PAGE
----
Trust me I have heard them all, including: "It's going to rain", "the yotes will find him first" and "snow is coming". Although some hunters may not admit it, I think you can even add, "I have to get home" and "I have to work tomorrow", to the list of reasons not to back out. However, the hunters I personally know who experience nearly a 100% success rate for recovering mortally wounded whitetails, all have one thing in common: Patience. If "when in doubt, back out" is the king of whitetail recovery phrases, "Patience" it's single root word of success.
Exercising patience with anything in life is difficult and the art of tracking a wounded whitetail is absolutely no exception. But, if you want to consistently find a deer that you just shot, you have to apply a whole lot of patience. The decisions that you make within the first few minutes after you shoot a deer, will directly dictate the rollercoaster of emotions that you experience for hours or even days to come. The reliable level of predictable tracking success is based on the behavior patterns of wounded whitetails.
Top Whitetail Blood Tracking Tips
*A mortally wounded deer will lie down within 200-300 yards (or first thick cover) and will expire in the time-frame of the specific hit. Unless pushed, this will be the final resting place for your deer. If pushed from this location, the deer will usually go in excess of mile or more, depending upon cover, with little to no blood trail. Unless you are extremely lucky the odds that you find your whitetail are extremely low, even if you only jump him 1 time.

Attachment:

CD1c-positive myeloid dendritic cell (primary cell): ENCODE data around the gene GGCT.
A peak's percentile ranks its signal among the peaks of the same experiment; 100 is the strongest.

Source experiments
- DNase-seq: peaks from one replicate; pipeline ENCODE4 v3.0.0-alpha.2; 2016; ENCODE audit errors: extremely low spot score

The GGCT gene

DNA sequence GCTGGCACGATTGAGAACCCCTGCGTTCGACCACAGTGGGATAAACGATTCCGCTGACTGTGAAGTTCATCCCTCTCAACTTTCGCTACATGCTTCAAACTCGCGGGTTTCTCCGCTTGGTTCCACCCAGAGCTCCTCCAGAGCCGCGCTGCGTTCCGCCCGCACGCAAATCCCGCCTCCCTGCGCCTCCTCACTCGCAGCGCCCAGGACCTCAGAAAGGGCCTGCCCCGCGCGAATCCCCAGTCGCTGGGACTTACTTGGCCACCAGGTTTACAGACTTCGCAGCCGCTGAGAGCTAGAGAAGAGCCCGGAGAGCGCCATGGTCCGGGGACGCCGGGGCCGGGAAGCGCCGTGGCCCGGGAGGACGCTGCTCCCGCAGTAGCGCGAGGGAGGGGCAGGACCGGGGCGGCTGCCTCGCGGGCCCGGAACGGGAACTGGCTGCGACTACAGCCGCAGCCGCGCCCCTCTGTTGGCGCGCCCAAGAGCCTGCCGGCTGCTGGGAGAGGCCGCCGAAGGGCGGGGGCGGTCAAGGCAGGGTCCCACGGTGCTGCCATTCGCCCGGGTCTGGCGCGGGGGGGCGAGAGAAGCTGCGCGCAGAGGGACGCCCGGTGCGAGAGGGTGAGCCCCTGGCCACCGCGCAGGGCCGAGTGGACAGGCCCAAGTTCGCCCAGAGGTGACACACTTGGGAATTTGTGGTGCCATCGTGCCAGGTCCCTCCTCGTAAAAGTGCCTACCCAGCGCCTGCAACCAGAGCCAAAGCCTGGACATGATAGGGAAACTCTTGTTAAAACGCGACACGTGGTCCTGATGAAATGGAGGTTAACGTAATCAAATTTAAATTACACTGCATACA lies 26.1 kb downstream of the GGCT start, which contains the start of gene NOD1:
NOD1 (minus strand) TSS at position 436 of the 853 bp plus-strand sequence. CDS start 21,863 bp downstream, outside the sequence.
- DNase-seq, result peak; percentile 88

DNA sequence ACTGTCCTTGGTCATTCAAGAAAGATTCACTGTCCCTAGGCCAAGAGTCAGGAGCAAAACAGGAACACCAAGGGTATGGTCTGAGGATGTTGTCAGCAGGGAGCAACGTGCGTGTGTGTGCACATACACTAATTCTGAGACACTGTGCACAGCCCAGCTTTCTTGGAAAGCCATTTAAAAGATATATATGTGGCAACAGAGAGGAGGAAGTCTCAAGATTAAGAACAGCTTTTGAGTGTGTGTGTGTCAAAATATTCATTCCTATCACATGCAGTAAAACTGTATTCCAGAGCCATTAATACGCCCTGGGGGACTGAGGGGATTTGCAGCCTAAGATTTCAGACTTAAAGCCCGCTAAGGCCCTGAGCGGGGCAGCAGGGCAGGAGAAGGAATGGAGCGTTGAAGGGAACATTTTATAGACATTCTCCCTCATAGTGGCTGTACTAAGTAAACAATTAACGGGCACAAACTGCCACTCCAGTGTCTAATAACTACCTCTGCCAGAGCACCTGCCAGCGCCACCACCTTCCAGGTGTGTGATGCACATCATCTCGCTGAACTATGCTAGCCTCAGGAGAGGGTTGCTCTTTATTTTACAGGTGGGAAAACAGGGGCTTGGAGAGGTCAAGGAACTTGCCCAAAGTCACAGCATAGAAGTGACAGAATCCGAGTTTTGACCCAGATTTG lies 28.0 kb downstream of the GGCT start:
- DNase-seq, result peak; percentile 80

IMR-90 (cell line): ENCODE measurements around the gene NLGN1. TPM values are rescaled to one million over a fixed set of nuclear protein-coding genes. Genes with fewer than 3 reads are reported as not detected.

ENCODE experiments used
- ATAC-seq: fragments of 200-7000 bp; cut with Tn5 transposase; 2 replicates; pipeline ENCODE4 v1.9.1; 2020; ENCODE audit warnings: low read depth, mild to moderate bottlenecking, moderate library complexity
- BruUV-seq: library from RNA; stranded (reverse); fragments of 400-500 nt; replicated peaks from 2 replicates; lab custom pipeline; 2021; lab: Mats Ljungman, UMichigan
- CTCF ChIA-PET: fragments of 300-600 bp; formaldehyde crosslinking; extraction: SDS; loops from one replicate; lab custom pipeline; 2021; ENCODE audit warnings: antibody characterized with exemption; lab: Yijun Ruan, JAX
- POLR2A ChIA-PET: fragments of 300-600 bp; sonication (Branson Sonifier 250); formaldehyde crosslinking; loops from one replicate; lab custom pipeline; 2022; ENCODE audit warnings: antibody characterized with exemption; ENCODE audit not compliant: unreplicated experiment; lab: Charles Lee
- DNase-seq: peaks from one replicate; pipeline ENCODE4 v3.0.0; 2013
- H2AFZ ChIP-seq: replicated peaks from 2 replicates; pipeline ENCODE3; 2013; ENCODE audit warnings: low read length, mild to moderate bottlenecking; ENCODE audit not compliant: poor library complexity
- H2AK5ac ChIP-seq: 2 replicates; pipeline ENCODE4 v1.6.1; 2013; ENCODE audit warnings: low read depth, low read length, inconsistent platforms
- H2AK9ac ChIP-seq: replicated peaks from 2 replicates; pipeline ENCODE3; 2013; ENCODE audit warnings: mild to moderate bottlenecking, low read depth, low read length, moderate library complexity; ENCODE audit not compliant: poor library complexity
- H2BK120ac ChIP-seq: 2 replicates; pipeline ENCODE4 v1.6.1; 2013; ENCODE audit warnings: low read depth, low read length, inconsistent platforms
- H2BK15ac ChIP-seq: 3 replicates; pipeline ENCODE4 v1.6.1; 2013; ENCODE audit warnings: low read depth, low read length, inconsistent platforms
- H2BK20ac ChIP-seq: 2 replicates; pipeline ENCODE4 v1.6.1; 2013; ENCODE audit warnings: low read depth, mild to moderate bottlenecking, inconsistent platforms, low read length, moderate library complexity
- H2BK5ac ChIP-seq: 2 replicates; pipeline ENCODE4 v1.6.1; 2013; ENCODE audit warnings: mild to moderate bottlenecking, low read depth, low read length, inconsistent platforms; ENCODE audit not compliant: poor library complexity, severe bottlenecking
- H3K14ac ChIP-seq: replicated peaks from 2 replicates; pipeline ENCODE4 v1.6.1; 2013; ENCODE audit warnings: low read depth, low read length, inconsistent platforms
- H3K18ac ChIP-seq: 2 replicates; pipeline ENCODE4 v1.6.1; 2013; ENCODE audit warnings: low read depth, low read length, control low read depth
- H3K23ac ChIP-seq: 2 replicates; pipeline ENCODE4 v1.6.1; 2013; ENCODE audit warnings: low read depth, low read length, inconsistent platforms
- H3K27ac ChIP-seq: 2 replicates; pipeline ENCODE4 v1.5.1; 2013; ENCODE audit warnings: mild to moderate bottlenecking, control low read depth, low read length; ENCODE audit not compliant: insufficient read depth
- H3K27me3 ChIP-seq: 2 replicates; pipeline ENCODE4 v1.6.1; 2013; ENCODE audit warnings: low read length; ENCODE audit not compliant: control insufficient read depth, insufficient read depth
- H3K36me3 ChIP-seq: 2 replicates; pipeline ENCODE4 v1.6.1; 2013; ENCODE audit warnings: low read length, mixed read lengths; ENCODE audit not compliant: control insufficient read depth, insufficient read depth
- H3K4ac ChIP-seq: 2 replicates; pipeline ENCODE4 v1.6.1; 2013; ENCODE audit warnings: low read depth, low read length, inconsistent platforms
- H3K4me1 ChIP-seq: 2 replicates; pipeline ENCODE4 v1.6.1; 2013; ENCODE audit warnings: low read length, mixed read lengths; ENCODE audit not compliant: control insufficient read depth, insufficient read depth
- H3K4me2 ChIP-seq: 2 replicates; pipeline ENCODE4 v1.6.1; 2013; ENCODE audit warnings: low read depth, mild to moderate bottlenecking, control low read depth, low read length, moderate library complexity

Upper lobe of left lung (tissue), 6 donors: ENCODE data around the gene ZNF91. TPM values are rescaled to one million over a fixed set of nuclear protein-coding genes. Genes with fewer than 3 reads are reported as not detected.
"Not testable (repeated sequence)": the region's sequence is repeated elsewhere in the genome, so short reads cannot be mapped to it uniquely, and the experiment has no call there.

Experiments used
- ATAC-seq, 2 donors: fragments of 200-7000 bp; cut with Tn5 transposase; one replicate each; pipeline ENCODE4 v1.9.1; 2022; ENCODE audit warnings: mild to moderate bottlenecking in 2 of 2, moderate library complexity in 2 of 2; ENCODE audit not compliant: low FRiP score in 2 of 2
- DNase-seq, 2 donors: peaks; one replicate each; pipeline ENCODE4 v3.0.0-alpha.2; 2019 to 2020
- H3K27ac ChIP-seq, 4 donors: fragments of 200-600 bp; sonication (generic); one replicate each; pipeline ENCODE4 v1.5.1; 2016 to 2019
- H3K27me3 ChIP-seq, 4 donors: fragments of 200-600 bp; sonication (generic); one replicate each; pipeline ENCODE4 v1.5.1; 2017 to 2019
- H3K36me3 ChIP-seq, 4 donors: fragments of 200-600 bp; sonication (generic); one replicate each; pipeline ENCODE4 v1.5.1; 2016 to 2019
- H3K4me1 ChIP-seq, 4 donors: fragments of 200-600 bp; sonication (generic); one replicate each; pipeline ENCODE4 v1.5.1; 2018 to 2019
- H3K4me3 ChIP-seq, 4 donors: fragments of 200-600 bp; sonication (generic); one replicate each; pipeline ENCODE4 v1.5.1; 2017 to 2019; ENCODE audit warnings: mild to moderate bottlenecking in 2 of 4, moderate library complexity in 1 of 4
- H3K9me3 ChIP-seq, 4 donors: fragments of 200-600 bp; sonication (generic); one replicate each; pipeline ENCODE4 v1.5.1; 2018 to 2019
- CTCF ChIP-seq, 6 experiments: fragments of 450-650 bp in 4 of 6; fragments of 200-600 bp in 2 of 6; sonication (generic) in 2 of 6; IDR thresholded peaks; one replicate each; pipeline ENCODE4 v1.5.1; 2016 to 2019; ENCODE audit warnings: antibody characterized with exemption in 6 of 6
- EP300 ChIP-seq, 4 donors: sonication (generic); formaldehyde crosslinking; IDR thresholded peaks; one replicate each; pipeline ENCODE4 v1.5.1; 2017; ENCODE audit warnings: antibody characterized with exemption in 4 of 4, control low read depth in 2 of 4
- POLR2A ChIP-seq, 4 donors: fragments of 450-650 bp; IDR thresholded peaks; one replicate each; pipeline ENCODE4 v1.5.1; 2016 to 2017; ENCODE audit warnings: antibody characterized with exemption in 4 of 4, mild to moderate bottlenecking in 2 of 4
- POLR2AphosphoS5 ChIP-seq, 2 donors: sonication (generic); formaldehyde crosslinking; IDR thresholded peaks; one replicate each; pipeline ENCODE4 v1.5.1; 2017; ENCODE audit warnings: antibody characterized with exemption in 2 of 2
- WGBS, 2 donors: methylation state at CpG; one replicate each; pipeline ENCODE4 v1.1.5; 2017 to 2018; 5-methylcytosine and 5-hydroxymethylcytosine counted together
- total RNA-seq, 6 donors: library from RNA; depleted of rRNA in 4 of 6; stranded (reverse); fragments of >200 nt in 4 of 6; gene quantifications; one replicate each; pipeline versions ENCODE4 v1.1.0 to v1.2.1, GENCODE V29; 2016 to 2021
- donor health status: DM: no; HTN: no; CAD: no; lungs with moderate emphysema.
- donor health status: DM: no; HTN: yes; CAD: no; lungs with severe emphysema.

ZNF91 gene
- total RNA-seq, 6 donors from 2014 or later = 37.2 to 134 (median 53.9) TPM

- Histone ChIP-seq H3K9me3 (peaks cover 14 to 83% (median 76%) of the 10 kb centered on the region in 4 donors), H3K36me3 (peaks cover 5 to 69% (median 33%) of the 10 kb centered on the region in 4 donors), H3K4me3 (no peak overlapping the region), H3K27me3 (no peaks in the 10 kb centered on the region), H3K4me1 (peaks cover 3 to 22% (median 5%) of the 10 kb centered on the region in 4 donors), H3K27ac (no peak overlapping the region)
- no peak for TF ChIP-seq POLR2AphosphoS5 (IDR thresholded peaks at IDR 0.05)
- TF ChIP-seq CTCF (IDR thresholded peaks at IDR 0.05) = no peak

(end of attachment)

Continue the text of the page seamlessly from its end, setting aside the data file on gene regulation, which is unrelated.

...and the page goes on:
*If raining or snowing, you dont have much to lose by waiting. If you have a good hit, the deer will only go a short ways, making recovery relatively easy, even with no blood trail! If the deer had a marginal hit, hurrying to track because of an approaching rain or snow will only push the deer and you have a great chance of losing the deer anyways. Do you have lots of coyotes or other predators in the area? Same thing...jumping a bedded deer will only lead to the same results of jumping him in the rain or snow. 1 jump and he is typically gone for good, so taking a chance that a predator finds him is better than the certainty that he will be lost if he is pushed to early.
*Just because you see a double-lung hit, doesnt mean thats what hit it was. Our mind has a way of tricking us into thinking we did a better job than we did (we practiced, aimed hard, took a careful shot-had to be good!). Believe it or not, a deers reaction is quick enough to completely avoid an arrow, even within 10 yards. If a deer reacts just slightly to the sound of the shot, your arrow can be no where near where you aimed. Also, do we always make a perfect shot?I know that I don't, which is why I thought is was important to relay this informationt to you.
*Unless you see your deer fall, it is always best to wait until morning, or later in the day, even if you think you made a good shot. This practice has resulted in dozens of 100 yard tracking jobs that ended with a deer that had expired hours earlier. But I can also say that this practice has ended with at least 2 deer that were still warm to the touch.